Library of Congress: Fresh Life (Online) for the epic Shahnamah. “‘The Shahnamah,’ (translated as ‘The Persian Book of Kings’) is the majestic narrative that recounts the history of pre-Islamic Persia, a staggering work of literature first published about 1,000 years ago. Written by the poet Ferdowsi, it is composed of 62 separate stories set in 50,000 rhyming couplets and divided into 990 chapters. It was 33 years in the making. ‘Epic’ doesn’t begin to cover it…. The Library has three gorgeous manuscript copies of ‘Shahnamah’ – and, as a four-year digitization process of the Rare Persian-Language Manuscript Collection is now wrapping up, you can now see them all online.”
Google Blog: Create a personalized poem, with the help of AI. “POEMPORTRAITS is an online collective artwork, experimenting at the boundaries of AI and human collaboration—a combination of poetry, design and machine learning. A POEMPORTRAIT is your self portrait overlaid with a unique poem, created by AI. Starting today, you can create your own and contribute to the evolving, collective poem.” You do NOT have to take a selfie to get a poem. Which is good because I was about to do a level 8 Daffy Duck.
WBIW: State Poet Laureate Adrian Matejka to Receive Major Poetry Fellowship. “Matejka will receive a $100,000 fellowship award to grow ‘Poetry for Indy’ workshops in Indiana cities with underserved, culturally and economically diverse communities. He also plans to launch a digital archive serving both as historical documentation of poetry in Indiana and as a resource for teachers.”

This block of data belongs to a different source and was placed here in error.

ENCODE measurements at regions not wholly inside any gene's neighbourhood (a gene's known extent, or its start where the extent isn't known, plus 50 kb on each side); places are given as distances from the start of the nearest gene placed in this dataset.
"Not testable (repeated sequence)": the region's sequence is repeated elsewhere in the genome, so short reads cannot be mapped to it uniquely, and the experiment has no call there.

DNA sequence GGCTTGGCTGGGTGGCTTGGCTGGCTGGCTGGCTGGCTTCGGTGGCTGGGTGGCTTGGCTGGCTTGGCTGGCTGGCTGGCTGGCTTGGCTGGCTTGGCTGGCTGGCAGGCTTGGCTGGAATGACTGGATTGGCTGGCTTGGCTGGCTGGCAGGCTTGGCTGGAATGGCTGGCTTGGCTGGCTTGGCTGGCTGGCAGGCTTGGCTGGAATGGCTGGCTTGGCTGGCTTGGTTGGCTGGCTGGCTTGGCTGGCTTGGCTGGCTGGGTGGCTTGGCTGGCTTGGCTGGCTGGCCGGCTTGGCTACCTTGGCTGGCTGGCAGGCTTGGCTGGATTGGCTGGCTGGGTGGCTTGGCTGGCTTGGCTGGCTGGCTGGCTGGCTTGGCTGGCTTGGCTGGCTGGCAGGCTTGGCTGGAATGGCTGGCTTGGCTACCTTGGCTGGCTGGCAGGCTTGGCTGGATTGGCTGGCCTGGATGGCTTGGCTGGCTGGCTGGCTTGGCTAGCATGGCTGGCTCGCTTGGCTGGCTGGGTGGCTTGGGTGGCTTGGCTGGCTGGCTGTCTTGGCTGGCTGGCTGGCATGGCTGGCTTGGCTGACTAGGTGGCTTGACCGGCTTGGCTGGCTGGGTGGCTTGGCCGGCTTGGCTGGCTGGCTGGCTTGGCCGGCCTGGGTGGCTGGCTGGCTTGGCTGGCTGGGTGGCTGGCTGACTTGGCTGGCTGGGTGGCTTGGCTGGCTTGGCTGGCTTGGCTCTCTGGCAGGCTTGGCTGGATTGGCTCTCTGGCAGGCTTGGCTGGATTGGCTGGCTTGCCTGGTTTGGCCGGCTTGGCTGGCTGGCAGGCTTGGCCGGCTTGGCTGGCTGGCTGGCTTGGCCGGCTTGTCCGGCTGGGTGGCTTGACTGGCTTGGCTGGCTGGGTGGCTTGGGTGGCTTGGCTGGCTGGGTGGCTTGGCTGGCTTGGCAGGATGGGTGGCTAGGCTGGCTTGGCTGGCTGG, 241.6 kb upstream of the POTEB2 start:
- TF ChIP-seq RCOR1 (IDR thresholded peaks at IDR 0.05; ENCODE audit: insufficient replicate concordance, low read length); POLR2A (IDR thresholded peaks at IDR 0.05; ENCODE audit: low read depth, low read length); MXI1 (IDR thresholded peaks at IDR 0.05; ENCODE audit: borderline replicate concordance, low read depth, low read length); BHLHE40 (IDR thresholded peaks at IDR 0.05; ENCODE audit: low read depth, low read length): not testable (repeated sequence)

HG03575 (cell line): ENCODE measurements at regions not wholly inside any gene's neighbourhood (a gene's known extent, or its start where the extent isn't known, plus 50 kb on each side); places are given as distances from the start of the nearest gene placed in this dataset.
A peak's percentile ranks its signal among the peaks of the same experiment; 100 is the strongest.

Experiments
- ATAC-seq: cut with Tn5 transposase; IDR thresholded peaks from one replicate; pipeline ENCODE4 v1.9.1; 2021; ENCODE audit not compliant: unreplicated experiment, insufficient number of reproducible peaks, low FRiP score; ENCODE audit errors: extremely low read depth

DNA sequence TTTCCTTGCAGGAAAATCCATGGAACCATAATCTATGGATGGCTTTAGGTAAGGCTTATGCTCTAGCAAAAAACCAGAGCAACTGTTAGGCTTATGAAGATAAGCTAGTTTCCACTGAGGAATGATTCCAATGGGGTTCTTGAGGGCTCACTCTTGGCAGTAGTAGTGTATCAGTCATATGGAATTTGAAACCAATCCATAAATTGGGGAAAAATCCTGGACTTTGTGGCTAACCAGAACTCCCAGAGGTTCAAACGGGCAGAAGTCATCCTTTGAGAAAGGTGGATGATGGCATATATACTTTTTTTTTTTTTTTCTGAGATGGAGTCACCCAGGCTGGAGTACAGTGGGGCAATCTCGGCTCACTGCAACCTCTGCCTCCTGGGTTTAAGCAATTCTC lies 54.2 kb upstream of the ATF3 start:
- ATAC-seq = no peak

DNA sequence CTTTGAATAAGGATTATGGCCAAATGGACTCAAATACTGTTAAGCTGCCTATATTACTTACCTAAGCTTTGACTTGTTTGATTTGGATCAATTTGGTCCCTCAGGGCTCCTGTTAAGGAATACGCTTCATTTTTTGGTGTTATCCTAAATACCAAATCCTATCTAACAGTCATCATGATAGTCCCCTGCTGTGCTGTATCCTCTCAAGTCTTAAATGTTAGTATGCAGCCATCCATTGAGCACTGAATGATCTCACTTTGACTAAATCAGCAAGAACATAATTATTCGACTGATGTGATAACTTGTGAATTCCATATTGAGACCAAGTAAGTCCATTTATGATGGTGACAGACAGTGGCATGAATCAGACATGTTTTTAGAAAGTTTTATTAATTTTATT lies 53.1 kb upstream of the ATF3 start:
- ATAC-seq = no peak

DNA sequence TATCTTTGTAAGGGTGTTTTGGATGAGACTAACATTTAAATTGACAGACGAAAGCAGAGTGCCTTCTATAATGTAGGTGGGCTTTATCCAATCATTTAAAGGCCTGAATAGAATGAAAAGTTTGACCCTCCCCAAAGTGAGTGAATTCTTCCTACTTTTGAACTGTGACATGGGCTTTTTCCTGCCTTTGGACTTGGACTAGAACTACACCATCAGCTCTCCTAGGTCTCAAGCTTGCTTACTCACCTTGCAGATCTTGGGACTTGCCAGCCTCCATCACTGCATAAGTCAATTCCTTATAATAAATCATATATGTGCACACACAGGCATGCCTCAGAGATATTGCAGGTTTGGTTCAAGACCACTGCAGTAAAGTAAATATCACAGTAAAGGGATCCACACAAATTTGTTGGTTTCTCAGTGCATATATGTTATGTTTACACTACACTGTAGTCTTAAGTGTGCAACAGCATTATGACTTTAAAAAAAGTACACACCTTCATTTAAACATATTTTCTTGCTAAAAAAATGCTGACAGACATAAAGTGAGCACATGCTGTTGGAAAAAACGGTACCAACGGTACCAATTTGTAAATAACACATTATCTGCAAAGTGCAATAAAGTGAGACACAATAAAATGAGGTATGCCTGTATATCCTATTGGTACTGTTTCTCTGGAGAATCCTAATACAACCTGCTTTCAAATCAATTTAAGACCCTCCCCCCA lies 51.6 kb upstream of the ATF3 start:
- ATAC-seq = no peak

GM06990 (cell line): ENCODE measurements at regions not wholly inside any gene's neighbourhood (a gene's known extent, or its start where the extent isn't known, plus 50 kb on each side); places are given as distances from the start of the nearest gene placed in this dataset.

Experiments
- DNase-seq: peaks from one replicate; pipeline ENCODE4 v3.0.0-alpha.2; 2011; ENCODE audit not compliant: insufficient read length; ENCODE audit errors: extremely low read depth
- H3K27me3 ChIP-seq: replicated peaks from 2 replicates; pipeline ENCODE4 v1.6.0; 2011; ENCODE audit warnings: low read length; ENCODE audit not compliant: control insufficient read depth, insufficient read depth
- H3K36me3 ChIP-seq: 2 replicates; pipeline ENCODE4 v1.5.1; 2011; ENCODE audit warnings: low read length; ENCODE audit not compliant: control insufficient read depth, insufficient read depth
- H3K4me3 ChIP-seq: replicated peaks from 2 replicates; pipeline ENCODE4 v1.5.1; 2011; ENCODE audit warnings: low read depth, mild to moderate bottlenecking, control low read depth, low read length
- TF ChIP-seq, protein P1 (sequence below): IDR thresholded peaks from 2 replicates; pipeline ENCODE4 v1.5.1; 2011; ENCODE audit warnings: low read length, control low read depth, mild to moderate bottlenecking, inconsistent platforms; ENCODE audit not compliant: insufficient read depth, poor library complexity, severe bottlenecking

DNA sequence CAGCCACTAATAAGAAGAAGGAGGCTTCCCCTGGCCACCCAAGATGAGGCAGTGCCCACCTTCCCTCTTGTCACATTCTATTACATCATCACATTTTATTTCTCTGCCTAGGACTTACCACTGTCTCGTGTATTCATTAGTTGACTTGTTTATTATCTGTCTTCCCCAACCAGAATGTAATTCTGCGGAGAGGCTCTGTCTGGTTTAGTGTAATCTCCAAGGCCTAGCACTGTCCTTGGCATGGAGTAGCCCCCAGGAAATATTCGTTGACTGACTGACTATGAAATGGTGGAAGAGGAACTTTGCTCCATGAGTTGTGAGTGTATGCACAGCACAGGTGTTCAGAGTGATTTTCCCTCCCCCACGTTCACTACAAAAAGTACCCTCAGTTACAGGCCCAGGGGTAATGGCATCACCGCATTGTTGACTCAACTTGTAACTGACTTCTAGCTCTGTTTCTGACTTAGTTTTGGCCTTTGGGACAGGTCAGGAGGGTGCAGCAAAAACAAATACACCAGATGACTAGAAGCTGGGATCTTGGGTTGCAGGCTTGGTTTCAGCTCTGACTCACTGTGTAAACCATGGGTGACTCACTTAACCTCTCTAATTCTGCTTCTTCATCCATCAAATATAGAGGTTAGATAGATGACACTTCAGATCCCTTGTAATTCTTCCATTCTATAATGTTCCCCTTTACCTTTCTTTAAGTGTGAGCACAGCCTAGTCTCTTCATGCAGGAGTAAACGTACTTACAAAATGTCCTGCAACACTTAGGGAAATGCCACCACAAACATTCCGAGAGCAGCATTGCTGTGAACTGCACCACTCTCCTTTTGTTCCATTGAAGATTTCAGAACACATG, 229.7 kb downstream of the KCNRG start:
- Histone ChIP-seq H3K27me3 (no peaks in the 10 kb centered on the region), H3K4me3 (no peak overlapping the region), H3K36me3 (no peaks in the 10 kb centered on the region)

Library of Congress: Celebrating 200 Years of Walt Whitman with Series of Exhibits, Events and Digital Crowdsourcing to Showcase Collections. “The Library’s crowdsourcing initiative ‘By the People’ will launch a campaign April 24 to enlist the public to help transcribe more than 121,000 pages of Whitman’s writings and papers to make them more searchable and accessible online. Documents selected for transcription will include samples of Whitman’s poetry, prose and correspondence, including versions of poems such as ‘Oh Captain! My Captain!’ and fragments of poems Whitman published in more finished form in ‘Leaves of Grass.'”
Lifehacker: How to Spice Up Gmail’s ‘Smart Replies’ With Random Poetry. “Not all hacks have to make you a productivity wizard. Some only need to make you happy, and add a little joy (or confusion) to those you email, too. At least, that’s the best way I can think of to describe the Chrome extension ‘Suggested poems for Gmail,’ a brilliant little service that drops a literary bomb on Google’s normal suggested autoreplies in Gmail.”